Anyway, you get the idea — my beloved and I are not keen on football, and manage to live our lives blissfully unaware of it most of the time. Grand Finals come and go and leave us unmoved.  Today, however, I had a strong urge to watch the latest Grand Final on TV, and he entered into the spirit of it too. As Carlton wasn’t playing, we decided to barrack for St Kilda. I lived Bayside for most of my time in Melbourne, which made the Saints my local team; also they have the best club song — ‘When the Saints Go Marching In’ of course, with only the slightest change of wording.

We settled down in our armchairs and had a thoroughly good time, cheering or groaning in all the right places. We got quite carried away and found ourselves yelling advice to the players. I don’t know what came over us, really. Who knew that watching footy could be such fun?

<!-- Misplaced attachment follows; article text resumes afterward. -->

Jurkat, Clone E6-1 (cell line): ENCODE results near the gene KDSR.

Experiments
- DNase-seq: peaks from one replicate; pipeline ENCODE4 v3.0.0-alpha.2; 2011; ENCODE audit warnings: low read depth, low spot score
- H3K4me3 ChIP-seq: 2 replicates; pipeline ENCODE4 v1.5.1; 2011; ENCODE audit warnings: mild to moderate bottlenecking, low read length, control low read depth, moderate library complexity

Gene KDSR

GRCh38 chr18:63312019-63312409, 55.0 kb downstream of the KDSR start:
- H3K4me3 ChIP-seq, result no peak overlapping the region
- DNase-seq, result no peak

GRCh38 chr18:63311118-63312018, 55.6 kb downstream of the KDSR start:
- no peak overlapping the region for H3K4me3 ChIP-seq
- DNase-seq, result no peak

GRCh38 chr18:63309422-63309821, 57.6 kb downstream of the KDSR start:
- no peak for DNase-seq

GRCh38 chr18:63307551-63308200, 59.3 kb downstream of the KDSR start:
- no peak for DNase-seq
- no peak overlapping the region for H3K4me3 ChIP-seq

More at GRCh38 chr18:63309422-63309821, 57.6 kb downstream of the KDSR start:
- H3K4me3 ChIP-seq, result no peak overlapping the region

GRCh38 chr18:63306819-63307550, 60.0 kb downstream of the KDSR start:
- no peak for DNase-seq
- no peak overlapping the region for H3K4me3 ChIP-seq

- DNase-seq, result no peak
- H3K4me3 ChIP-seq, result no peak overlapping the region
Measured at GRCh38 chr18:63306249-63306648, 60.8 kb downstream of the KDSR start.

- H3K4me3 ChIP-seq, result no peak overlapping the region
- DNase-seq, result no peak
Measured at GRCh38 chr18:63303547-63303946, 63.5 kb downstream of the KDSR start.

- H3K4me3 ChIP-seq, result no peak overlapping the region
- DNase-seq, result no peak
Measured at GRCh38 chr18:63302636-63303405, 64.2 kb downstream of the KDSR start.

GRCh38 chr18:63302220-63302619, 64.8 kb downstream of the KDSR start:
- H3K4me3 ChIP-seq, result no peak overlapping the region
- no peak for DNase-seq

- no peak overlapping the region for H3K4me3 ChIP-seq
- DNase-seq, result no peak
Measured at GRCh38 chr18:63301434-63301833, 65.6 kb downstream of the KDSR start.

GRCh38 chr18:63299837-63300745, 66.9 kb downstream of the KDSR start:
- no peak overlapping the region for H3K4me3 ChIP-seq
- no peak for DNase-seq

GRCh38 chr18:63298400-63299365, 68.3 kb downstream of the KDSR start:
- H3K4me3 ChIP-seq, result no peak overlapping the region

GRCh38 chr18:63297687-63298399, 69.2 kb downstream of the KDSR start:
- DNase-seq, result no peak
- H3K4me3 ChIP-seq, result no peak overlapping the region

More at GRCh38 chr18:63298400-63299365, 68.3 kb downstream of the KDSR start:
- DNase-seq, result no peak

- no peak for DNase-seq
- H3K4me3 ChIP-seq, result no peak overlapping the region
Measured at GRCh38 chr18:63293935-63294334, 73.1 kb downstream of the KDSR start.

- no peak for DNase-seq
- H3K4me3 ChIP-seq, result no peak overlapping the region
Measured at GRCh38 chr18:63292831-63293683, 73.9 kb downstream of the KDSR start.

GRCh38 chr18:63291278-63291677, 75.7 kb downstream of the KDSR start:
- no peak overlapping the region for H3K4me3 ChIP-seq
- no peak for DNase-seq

It was a very exciting game, which ended in a draw. The final point was scored just before the closing siren sounded. I wonder if we can stand to watch the replay next week?

Monday, September 13, 2010

What is a Healthy Relationship?

Worth sharing (copied from the blog Fiona's Inspirations):

I found this very concise explanation of a healthy relationship in a booklet produced by the Tweed Shire Women’s Service. After searching the web and not finding anything so clear and succinct, I decided to reproduce it here to share with others.
A healthy relationship is identified through the presence of equality. The elements of a healthy relationship are applicable to all forms of relationships with friends, dating, partners, intimate partners, life partners, of family members.
Trust: Trust lies at the heart of the relationship and is the foundation that love and respect are built on.
Support: Support and encouragement of each other to achieve their goals and dreams, and personal growth.
Respect: Respect other people’s boundaries. Learn other people’s boundaries and do not infringe upon them.